See for yourself with a screening of 'Sherlock Jr.' (1924) and 'The Cameraman' (1928), two of Keaton's landmark feature films, on Sunday, Sept. 20 at 2 p.m. at the Town Hall Theatre, 40 Main St., Wilton, N.H.

The screening, the latest in the Town Hall Theatre's silent film series, will feature live accompaniment by Jeff Rapsis, a New Hampshire-based composer who specializes in creating music for silent films.

Admission is free; a donation of $10 per person is suggested to help defray expenses.

The Town Hall Theatre is observing procedures to comply with all state and CDC public health guidelines, including reduced seating capacity. For complete information about safety protocols, visit

In 'Sherlock Jr.,' Buster plays a small-town movie projectionist who dreams of working as a detective. But then Buster's romantic rival frames him for stealing a watch from his girlfriend's father.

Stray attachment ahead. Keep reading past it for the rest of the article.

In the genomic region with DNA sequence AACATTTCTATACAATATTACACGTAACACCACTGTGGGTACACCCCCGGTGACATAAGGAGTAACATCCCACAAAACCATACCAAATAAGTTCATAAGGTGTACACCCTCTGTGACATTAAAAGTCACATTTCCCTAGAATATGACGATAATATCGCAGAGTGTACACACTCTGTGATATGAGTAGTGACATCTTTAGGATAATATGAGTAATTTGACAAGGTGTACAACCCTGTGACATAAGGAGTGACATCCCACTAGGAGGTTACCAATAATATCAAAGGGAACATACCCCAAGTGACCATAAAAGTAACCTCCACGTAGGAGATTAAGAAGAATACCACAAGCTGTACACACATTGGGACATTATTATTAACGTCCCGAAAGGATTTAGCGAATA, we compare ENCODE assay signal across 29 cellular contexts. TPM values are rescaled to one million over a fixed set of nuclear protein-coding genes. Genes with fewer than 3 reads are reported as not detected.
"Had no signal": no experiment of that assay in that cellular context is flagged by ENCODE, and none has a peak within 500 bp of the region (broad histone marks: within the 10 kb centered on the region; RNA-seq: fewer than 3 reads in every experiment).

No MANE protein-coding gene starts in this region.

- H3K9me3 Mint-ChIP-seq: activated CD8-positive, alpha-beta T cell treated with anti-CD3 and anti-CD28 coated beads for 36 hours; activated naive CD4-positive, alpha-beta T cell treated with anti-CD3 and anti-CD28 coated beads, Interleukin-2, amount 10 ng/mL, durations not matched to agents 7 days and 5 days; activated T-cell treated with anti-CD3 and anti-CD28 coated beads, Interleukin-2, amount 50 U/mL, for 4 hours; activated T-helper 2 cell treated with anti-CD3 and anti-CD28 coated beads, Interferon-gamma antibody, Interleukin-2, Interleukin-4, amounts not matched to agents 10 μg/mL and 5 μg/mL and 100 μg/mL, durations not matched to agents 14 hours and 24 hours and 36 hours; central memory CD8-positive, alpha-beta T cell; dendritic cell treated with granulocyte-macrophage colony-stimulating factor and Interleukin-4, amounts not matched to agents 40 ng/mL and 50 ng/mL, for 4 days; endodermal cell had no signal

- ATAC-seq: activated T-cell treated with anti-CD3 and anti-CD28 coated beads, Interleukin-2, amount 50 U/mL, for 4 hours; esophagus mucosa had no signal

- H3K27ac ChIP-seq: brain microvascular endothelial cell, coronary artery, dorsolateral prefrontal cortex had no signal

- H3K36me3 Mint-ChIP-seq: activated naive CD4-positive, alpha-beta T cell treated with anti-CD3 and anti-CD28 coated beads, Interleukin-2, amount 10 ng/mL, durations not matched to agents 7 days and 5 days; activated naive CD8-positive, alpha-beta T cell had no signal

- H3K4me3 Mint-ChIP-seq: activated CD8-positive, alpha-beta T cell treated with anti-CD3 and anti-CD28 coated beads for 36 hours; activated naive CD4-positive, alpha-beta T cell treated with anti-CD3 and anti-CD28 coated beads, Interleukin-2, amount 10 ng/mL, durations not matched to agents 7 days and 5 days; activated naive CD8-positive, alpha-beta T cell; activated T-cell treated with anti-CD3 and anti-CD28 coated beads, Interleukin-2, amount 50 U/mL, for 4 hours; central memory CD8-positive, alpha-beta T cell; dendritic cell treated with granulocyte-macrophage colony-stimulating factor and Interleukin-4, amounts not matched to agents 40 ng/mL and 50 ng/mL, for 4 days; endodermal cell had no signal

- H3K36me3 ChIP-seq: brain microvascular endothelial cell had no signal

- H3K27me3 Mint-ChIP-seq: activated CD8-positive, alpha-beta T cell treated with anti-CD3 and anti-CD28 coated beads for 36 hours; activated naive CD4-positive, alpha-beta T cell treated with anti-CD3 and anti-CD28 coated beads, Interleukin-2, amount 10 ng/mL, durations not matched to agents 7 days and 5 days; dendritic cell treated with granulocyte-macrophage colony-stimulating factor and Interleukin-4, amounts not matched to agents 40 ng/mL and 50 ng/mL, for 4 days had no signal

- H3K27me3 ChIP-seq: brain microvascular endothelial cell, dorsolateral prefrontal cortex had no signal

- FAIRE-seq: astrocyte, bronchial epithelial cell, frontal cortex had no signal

Fortunately, the situation mirrors the plot of the movie currently playing at Buster's theater. Inspired by the movie, can Buster find the real thief and win back his girl?

'The Cameraman' tells the story of a young man (Keaton) who tries to impress the girl of his dreams (Marceline Day) by working as a freelance newsreel cameraman.

His efforts fail spectacularly, but then a lucky break gives him an unexpected chance to make his mark. Can Buster parlay the scoop of the year into a secure job and successful romance?

Both films focus on exploring the potentials of the motion picture, then a brand-new medium.

In 'The Cameraman,' Keaton uses the movie business itself to create comedy that plays with the nature of film and reality.

Keaton, along with Charlie Chaplin and Harold Lloyd, stands as one of the three great clowns of the silent screen. Many critics regard Keaton as the most timeless; Roger Ebert wrote in 2002 that "in an extraordinary period from 1920 to 1929, (Keaton) worked without interruption on a series of films that make him, arguably, the greatest actor-director in the history of the movies."